Unfortunately, there’s a palpable struggle between the adventure and family drama elements of Strange World. It seems to almost get there, but it never becomes wholly satisfying and thrilling in the way the stories it’s trying to evoke do. There are action scenes and moments of peril, but weirdly enough, the stakes never feel especially high, even though a big reveal towards the end does establish them as being astronomical. While Strange World is more adventure-driven than most Disney animated films, it still feels overly familiar. For example, the gelatinous comic relief character Splat is essentially a blue Flubber, with shades of Morph from Treasure Planet. When the characters bicker and argue, it is reminiscent of a real family, but it also feels like a distraction from the fantastical action. The movie is by no means boring, but it does feel longer than its 101 minutes.

Strange World has a solid voice cast. Jake Gyllenhaal is the sensitive, somewhat anxious Searcher, lending the character sincerity and a degree of insecurity. Dennis Quaid does a big, boisterous cartoon voice as the stereotypically masculine Jaeger, while Jaboukie Young-White is laid-back and endearing as Ethan. Gabrielle Union and Lucy Liu round out a voice cast that is not the starriest one in recent memory, but each of the actors makes sense in their roles.

Summary: Strange World is a loving ode to classic adventure stories, while also tackling a subject that Disney has become quite fond of lately: generational trauma. There are times when Strange World struggles to balance its pulp adventure side and its family drama side, but the overall good-naturedness of the production smooths that over. While sci-fi adventure is territory that Disney animation doesn’t often venture into, Strange World does have a comforting familiarity to it. It might not be an immediate hit, but perhaps like Atlantis: The Lost Empire, it is destined for cult status.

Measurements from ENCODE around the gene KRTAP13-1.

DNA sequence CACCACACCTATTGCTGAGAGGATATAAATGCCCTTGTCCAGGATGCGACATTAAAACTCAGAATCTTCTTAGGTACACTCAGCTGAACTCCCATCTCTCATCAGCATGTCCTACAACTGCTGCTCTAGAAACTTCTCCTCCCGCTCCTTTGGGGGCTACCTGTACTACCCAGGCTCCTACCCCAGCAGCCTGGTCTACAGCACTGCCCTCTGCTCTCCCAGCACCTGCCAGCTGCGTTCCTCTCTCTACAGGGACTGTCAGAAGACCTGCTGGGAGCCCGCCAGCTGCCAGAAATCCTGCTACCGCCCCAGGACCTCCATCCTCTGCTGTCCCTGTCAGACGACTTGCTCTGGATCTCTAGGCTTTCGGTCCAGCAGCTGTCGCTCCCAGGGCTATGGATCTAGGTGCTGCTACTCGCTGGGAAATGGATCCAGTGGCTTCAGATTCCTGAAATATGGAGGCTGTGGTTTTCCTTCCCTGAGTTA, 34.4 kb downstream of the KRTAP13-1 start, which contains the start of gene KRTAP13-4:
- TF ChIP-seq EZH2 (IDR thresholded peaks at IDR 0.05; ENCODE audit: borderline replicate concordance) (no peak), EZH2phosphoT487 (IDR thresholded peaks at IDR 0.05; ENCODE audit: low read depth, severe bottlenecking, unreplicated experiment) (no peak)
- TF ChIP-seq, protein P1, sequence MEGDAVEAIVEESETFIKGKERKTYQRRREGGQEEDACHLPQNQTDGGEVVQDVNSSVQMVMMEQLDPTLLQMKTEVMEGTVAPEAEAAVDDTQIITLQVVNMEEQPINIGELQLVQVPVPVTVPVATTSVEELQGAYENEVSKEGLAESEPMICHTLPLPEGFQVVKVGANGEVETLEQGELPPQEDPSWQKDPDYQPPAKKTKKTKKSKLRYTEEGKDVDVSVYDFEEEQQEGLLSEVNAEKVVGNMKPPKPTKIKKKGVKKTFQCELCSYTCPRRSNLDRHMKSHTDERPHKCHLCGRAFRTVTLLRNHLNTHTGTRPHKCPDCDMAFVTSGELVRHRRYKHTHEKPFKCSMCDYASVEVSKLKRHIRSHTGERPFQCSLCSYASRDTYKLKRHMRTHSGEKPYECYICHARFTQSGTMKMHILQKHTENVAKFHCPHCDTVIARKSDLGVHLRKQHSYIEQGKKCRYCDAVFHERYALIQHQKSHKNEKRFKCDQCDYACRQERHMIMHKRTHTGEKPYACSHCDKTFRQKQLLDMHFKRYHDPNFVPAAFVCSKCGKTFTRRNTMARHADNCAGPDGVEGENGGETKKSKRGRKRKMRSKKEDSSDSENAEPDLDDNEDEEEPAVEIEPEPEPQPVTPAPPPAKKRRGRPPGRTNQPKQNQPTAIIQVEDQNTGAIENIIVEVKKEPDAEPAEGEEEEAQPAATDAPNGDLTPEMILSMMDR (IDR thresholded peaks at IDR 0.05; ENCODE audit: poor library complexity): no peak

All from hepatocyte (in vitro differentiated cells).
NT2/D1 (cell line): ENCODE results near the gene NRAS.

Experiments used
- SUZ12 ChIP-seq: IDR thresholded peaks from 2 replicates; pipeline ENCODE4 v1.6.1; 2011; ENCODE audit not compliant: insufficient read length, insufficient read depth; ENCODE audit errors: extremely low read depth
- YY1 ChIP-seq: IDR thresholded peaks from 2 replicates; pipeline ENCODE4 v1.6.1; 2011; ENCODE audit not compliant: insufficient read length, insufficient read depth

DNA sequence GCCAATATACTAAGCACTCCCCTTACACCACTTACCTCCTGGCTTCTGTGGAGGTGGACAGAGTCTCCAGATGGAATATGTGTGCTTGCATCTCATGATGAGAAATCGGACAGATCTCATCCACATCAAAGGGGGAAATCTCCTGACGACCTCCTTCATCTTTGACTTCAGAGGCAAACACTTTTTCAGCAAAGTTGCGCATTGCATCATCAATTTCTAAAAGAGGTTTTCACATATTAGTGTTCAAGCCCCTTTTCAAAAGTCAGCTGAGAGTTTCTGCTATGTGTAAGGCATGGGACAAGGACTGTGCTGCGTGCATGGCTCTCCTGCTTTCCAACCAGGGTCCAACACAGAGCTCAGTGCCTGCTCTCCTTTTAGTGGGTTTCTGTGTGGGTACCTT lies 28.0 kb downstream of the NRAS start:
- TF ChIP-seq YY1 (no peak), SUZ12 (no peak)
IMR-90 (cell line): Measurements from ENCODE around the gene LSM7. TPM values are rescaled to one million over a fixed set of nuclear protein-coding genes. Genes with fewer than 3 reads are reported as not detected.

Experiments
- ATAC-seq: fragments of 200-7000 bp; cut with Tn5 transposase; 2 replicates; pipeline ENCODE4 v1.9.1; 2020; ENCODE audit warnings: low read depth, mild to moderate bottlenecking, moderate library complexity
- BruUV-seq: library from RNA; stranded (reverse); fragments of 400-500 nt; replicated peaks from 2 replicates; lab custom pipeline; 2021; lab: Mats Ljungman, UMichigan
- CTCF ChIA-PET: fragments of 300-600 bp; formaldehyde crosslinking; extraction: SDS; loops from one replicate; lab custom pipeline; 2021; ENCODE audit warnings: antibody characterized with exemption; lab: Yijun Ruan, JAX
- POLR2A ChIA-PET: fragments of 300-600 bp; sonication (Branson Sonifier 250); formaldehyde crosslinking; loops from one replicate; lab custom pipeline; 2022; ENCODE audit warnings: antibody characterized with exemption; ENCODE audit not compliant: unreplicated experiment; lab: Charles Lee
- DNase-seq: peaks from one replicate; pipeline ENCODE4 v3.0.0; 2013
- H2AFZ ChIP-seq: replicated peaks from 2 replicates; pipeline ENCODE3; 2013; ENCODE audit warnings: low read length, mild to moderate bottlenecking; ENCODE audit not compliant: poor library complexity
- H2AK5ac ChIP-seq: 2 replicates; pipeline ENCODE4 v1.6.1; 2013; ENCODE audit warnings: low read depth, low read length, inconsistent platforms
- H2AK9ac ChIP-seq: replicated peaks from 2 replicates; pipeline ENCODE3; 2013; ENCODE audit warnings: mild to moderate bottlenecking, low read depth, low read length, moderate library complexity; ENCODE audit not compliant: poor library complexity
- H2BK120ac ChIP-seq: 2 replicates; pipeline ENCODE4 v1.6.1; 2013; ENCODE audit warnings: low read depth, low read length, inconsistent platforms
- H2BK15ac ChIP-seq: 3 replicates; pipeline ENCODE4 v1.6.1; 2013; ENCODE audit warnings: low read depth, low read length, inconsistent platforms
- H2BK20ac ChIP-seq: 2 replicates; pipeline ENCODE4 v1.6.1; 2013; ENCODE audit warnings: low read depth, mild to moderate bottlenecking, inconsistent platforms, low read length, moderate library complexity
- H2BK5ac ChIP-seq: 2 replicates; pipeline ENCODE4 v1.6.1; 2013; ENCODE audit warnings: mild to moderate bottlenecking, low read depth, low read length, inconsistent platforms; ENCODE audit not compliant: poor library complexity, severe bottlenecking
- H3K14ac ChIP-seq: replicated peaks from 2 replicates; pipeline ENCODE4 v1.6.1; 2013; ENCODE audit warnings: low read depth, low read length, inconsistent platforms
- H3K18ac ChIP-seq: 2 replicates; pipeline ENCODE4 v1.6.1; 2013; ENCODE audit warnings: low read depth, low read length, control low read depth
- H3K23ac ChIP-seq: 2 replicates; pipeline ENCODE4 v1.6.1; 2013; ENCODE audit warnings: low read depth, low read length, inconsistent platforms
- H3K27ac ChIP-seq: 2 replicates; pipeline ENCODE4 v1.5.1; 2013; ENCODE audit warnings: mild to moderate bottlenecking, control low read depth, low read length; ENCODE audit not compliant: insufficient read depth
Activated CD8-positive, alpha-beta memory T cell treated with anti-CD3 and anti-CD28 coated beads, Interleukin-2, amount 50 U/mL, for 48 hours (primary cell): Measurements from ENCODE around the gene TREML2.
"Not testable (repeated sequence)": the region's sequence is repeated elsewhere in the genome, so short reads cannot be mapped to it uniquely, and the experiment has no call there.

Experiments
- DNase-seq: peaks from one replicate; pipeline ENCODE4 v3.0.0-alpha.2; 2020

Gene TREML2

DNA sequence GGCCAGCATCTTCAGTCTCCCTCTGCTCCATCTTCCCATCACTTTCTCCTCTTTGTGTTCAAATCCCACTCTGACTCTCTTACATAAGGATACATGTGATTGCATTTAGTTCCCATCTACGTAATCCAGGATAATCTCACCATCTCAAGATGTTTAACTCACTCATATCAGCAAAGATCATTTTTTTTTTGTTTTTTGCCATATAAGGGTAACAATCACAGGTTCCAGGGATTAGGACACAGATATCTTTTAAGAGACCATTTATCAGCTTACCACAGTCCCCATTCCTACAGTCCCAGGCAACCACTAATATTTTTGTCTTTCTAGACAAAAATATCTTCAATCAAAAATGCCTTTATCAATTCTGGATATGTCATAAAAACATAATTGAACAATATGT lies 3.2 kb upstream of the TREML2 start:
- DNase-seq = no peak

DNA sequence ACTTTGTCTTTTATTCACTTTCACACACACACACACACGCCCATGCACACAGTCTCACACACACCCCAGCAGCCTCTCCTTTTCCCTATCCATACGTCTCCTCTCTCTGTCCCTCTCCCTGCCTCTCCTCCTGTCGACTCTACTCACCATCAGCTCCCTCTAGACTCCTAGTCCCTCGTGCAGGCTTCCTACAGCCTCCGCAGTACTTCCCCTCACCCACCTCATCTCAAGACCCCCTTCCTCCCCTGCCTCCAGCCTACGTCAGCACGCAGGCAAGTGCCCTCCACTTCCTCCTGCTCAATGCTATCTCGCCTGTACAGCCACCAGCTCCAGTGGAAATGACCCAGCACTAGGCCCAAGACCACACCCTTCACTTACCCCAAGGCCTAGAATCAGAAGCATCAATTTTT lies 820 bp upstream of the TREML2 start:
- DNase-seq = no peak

RATING: 3.5 out of 5 Stars

Jedd Jong

Black Panther: Wakanda Forever review

Director: Ryan Coogler
Cast : Letitia Wright, Lupita Nyong’o, Danai Gurira, Angela Bassett, Tenoch Huerta, Winston Duke, Dominique Thorne, Florence Kasumba, Michaela Coel, Martin Freeman
Genre: Action/Adventure
Run Time : 161 min
Opens : 10 November 2022
Rating : PG13

2018’s Black Panther is one of the highlights of the Marvel Cinematic Universe (MCU). It garnered commercial and critical success, including winning three Oscars, the first MCU movie to do so. All eyes were on director Ryan Coogler to see where Black Panther 2 would take the hero. After a tragic turn of events in real life, Black Panther: Wakanda Forever takes unexpected turns of its own, further exploring the world of Wakanda and beyond.

King T’challa has died of an illness, leaving his sister Shuri (Letitia Wright) distraught. Queen Ramonda (Angela Bassett) continues to guide her daughter as she leads the people of Wakanda. Having opened itself up to the world, the nation is vulnerable to those who wish to exploit its precious natural resource, the metal Vibranium. An expedition in search of Vibranium in the Atlantic Ocean provokes K’uk’ulkan/Namor (Tenoch Huerta), the ruler of the underwater kingdom of Talokan. Former Wakandan spy Nakia (Lupita Nyong’o) must return to work alongside General Okoye (Danai Gurira) as Namor threatens to attack Wakanda. Caught in the middle of it all is a brilliant young scientist named Riri Williams (Dominique Thorne), whose role in developing a Vibranium detection device has made her a target of Namor. Still shaken by her brother’s death, Shuri is faced with taking on the mantle of the Black Panther in a time of great instability.